CapRelo Blog

Exclusive Webinar - Managing Relocation Costs: Tips and Tricks of the Trade

Posted by Amy Mergler on Thu, Oct 20, 2016

Relocation Costs Tips and Tricks Webinar

Assignments are critical to your success in the global marketplace. You must get the right talent, in the right place, at the right time. But how can you do that without breaking the bank?

Our lively discussion with global relocation experts who are on the front lines of the industry shared tips and tricks to help you manage costs while still executing a successful relocation program in our WERC Learning Zone Webinar: Managing Relocation Costs: Tips and Tricks of the Trade.

In this webinar, you’ll learn:

  • Why regular policy reviews are critical
  • Pros and cons of two top policies
  • 8 alternate assignment types
  • 11 great cost-saving ideas
  • Hidden costs that could derail your program

Webinar presenters:

Angela Tan, CRP, GMS-T
Director, Client Development

Laura Wilkins, CRP, GMS
Global Assignment Manager


CapRelo presents this free, exclusive webinar through the WERC Learning Zone so you can learn more about creating a successful global relocation policy

Topics: caprelo webinars, WorldwideERC, Relocation Services, global mobility, global relocation

9 Measures to Control Global Assignment Costs

Posted by Amy Mergler on Thu, Sep 15, 2016

country_signs.jpgRecently, many companies have reduced, frozen or eliminated their relocation programs in an effort to save costs. However, to remain competitive, companies still need to place the best talent at the appropriate locations, and often that talent isn't available without a global transfer. In these instances, the proper management and oversight of relocation costs becomes imperative.

Learn more about managing global relocation costs with our free article.

How Can You Control Your Relocation Costs?

First, it's essential to actively manage expense packages. Though some companies prefer to set a standard relocation package across the board, when you're working with key talent, it's usually much more effective to be flexible. By compromising on certain points, you can keep your top talent happy and eliminate the risk of losing them in the relocation process.

With that flexibility scenario in mind, it's important to remember that no two global relocations are identical. Therefore, as a rule of thumb, whenever you're presented with a one-size-fits-all solution, you may wish to weigh it against some custom-fit solutions that take the bigger picture into consideration and can save on expenses in the long run. In addition, the measures listed below have proven to be effective in managing and reducing global relocation costs.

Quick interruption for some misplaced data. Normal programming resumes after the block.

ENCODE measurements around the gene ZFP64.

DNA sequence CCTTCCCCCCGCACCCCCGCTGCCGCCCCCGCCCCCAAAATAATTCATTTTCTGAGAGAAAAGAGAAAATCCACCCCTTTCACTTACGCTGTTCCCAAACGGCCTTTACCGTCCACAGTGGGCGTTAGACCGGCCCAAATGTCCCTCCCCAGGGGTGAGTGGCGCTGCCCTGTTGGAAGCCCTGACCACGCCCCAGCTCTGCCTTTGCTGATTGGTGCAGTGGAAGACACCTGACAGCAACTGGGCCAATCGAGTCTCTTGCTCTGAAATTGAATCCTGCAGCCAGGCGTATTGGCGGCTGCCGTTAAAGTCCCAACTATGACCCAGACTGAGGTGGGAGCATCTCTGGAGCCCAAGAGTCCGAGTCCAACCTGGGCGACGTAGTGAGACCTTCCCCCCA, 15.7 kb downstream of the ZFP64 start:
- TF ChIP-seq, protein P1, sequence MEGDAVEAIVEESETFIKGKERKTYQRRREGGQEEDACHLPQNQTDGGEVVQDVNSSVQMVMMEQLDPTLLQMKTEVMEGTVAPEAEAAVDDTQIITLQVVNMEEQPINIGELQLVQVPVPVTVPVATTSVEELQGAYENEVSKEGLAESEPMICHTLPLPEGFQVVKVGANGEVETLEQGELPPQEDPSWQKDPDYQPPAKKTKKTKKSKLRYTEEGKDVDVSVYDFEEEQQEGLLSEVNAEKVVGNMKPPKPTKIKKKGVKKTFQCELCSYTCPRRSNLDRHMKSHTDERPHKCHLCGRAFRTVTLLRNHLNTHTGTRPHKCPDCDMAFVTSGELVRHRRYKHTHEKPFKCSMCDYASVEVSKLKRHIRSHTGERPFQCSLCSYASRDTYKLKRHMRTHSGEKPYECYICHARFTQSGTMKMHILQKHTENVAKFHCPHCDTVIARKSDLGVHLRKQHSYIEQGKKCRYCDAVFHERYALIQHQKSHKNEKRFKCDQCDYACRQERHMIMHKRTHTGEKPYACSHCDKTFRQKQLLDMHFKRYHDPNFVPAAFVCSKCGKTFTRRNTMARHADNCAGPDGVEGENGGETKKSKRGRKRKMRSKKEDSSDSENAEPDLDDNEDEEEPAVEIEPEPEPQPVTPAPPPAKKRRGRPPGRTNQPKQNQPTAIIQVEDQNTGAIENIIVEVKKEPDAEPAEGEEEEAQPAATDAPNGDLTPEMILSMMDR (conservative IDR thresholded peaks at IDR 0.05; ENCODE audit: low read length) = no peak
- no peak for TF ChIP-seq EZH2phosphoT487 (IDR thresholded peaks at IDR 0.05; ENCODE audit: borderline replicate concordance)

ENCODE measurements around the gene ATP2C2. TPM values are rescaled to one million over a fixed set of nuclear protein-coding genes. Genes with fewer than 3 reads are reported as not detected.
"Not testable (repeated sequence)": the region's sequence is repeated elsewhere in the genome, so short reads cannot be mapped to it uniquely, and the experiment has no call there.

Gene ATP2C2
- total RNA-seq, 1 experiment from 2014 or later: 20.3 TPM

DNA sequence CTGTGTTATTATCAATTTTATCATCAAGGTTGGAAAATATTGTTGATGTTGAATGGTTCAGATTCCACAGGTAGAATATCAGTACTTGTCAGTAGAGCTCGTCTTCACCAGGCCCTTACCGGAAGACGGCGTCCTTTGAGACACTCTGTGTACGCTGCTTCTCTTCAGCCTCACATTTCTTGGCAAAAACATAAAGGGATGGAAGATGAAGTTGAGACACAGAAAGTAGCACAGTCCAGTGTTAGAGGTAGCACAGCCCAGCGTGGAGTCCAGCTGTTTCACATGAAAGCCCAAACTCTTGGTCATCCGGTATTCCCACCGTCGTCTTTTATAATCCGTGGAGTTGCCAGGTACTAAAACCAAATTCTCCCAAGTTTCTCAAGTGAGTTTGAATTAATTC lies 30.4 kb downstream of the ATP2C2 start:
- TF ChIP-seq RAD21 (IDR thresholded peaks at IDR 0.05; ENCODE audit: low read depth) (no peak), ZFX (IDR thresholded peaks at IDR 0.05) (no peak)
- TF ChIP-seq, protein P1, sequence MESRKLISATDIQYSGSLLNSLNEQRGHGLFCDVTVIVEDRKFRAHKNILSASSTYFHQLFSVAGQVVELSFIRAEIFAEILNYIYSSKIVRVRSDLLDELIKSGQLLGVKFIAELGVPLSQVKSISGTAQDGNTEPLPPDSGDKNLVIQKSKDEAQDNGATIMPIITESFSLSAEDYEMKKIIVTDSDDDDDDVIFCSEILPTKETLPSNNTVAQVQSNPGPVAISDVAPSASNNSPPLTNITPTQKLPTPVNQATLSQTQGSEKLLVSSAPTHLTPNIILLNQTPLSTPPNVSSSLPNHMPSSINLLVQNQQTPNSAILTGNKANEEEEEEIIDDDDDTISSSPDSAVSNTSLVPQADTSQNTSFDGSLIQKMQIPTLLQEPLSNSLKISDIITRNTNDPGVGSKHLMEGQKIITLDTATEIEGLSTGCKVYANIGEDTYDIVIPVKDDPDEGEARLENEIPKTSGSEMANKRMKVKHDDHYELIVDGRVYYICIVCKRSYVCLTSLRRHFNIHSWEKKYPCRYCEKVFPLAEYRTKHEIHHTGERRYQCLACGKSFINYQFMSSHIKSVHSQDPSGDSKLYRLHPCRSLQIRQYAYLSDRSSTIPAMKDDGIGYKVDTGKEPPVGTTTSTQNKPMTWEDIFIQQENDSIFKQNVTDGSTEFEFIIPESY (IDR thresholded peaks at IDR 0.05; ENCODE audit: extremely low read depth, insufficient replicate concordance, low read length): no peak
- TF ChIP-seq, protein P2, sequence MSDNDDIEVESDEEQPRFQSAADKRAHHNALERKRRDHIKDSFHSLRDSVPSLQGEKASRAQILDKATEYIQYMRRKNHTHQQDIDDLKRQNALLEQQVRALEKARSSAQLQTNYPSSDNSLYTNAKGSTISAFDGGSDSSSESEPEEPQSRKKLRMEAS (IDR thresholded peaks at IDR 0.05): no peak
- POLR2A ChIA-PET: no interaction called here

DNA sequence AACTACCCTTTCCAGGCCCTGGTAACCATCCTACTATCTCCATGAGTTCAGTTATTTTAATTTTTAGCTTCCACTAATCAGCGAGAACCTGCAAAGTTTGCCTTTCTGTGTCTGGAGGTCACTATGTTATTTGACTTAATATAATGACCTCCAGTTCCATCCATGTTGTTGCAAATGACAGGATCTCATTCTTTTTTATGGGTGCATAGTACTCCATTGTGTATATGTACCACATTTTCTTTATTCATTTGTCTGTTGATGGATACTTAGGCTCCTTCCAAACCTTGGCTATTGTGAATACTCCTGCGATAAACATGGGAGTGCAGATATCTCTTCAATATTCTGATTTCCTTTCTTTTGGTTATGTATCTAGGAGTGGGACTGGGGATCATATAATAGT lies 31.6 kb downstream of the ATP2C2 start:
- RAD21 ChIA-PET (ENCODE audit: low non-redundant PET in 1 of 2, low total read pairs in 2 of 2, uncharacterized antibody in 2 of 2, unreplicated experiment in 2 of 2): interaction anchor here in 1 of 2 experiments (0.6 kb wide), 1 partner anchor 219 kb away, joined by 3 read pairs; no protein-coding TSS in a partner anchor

1. Regulate cost-of-living allowances. There's often a significant difference between the costs of living in originating and host countries. Set allowances that are applicable to their respective locations, and recalculate cost-of-living subsidies regularly to reflect financial fluctuations in the host country's economy.
  2. Reevaluate host country housing allowance. It's reasonable for transferees to expect housing allowances in their host countries, but oftentimes the allowances represent high standards of living based on out-of-date data. To control these expenses, employ more conservative housing standards to determine host-housing allowances. Another approach is to set allowances that match home values in the localities transferees will be living and working. Also, review and adjust allowances each quarter to account for local real estate value and currency fluctuations.
  3. Avoid total lease payment. Unless absolutely necessary in light of the competitive environment, avoid providing zero-cost housing to transferees. Determine reasonable housing contributions that employees are responsible for. For some temporary positions, such as highly mobile postings managing the global rollouts of products and services, zero-cost housing may be the only way to keep employees productive. But in most corporate relocations, when transferees are accompanied by their families as well as household goods, a fair employee contribution to housing is usually expected.